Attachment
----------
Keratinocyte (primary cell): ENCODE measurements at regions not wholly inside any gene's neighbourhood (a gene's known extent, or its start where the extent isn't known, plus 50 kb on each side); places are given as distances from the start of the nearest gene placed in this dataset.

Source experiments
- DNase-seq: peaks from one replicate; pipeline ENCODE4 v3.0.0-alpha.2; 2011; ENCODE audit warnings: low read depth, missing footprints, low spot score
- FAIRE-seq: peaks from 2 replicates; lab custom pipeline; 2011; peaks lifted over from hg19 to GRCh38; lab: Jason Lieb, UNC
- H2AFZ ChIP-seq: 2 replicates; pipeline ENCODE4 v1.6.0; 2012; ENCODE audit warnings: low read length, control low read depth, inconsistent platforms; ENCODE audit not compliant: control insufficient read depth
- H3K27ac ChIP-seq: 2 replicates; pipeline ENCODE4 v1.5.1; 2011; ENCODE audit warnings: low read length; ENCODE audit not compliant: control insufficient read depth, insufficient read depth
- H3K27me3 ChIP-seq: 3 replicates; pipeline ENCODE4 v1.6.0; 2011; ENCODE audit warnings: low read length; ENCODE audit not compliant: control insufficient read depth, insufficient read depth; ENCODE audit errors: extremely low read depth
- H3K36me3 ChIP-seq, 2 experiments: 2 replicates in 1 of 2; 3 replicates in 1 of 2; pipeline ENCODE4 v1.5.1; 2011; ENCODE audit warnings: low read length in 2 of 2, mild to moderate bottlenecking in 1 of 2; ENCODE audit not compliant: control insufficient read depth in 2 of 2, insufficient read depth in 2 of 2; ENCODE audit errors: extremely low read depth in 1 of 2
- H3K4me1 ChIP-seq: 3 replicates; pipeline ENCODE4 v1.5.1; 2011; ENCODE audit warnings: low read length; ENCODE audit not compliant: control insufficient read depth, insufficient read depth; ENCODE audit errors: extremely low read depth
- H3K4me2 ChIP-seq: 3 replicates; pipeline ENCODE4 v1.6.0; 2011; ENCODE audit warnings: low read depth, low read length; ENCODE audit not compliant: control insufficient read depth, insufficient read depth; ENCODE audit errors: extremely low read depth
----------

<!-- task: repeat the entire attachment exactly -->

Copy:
Keratinocyte (primary cell): ENCODE measurements at regions not wholly inside any gene's neighbourhood (a gene's known extent, or its start where the extent isn't known, plus 50 kb on each side); places are given as distances from the start of the nearest gene placed in this dataset.

Source experiments
- DNase-seq: peaks from one replicate; pipeline ENCODE4 v3.0.0-alpha.2; 2011; ENCODE audit warnings: low read depth, missing footprints, low spot score
- FAIRE-seq: peaks from 2 replicates; lab custom pipeline; 2011; peaks lifted over from hg19 to GRCh38; lab: Jason Lieb, UNC
- H2AFZ ChIP-seq: 2 replicates; pipeline ENCODE4 v1.6.0; 2012; ENCODE audit warnings: low read length, control low read depth, inconsistent platforms; ENCODE audit not compliant: control insufficient read depth
- H3K27ac ChIP-seq: 2 replicates; pipeline ENCODE4 v1.5.1; 2011; ENCODE audit warnings: low read length; ENCODE audit not compliant: control insufficient read depth, insufficient read depth
- H3K27me3 ChIP-seq: 3 replicates; pipeline ENCODE4 v1.6.0; 2011; ENCODE audit warnings: low read length; ENCODE audit not compliant: control insufficient read depth, insufficient read depth; ENCODE audit errors: extremely low read depth
- H3K36me3 ChIP-seq, 2 experiments: 2 replicates in 1 of 2; 3 replicates in 1 of 2; pipeline ENCODE4 v1.5.1; 2011; ENCODE audit warnings: low read length in 2 of 2, mild to moderate bottlenecking in 1 of 2; ENCODE audit not compliant: control insufficient read depth in 2 of 2, insufficient read depth in 2 of 2; ENCODE audit errors: extremely low read depth in 1 of 2
- H3K4me1 ChIP-seq: 3 replicates; pipeline ENCODE4 v1.5.1; 2011; ENCODE audit warnings: low read length; ENCODE audit not compliant: control insufficient read depth, insufficient read depth; ENCODE audit errors: extremely low read depth
- H3K4me2 ChIP-seq: 3 replicates; pipeline ENCODE4 v1.6.0; 2011; ENCODE audit warnings: low read depth, low read length; ENCODE audit not compliant: control insufficient read depth, insufficient read depth; ENCODE audit errors: extremely low read depth